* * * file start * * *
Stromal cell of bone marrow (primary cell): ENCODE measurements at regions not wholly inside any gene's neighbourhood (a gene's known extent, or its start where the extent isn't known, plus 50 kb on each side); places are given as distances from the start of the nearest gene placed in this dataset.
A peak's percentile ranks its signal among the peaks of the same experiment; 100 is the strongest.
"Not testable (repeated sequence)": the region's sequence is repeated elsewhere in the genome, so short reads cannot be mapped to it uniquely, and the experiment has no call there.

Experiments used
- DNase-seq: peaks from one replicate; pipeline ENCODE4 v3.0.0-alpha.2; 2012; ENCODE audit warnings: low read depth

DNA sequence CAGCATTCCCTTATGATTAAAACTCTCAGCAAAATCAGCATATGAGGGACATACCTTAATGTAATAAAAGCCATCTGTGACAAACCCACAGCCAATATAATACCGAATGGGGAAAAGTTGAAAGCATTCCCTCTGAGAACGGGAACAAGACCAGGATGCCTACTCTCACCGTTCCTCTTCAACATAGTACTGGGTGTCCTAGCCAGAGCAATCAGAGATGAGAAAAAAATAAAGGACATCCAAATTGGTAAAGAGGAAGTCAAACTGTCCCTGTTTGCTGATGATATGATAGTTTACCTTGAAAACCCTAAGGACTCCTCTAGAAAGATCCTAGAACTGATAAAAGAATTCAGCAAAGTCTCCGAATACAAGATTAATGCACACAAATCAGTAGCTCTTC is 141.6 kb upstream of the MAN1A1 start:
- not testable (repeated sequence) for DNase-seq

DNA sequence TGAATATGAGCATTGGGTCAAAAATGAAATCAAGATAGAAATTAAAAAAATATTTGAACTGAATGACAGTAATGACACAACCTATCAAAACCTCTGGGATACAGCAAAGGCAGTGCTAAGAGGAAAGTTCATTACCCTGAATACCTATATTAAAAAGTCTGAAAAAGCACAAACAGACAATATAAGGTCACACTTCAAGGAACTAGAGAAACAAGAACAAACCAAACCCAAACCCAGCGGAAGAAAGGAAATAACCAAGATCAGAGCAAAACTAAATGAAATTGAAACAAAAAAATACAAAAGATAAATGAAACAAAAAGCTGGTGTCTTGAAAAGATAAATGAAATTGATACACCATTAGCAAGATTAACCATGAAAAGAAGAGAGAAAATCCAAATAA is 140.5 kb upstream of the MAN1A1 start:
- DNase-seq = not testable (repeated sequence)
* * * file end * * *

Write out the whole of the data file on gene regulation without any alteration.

Stromal cell of bone marrow (primary cell): ENCODE measurements at regions not wholly inside any gene's neighbourhood (a gene's known extent, or its start where the extent isn't known, plus 50 kb on each side); places are given as distances from the start of the nearest gene placed in this dataset.
A peak's percentile ranks its signal among the peaks of the same experiment; 100 is the strongest.
"Not testable (repeated sequence)": the region's sequence is repeated elsewhere in the genome, so short reads cannot be mapped to it uniquely, and the experiment has no call there.

Experiments used
- DNase-seq: peaks from one replicate; pipeline ENCODE4 v3.0.0-alpha.2; 2012; ENCODE audit warnings: low read depth

DNA sequence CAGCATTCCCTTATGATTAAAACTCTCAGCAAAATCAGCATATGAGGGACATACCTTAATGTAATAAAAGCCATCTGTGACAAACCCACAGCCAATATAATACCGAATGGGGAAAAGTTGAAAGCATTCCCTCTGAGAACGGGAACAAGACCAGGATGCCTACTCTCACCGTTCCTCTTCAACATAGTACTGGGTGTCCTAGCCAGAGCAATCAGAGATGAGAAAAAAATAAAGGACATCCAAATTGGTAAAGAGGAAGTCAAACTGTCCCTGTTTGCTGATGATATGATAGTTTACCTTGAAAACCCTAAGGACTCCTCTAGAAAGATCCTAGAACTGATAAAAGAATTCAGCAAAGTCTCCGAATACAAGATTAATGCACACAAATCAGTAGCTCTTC is 141.6 kb upstream of the MAN1A1 start:
- not testable (repeated sequence) for DNase-seq

DNA sequence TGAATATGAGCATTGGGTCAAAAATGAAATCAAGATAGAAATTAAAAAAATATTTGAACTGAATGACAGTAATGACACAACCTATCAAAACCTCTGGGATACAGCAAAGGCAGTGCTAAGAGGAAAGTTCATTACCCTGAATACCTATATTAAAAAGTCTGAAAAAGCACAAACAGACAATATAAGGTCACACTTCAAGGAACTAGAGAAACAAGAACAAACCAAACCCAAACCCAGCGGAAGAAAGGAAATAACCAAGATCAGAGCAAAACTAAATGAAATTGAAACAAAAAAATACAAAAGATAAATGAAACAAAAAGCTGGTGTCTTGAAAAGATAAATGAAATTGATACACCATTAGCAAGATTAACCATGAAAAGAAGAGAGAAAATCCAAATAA is 140.5 kb upstream of the MAN1A1 start:
- DNase-seq = not testable (repeated sequence)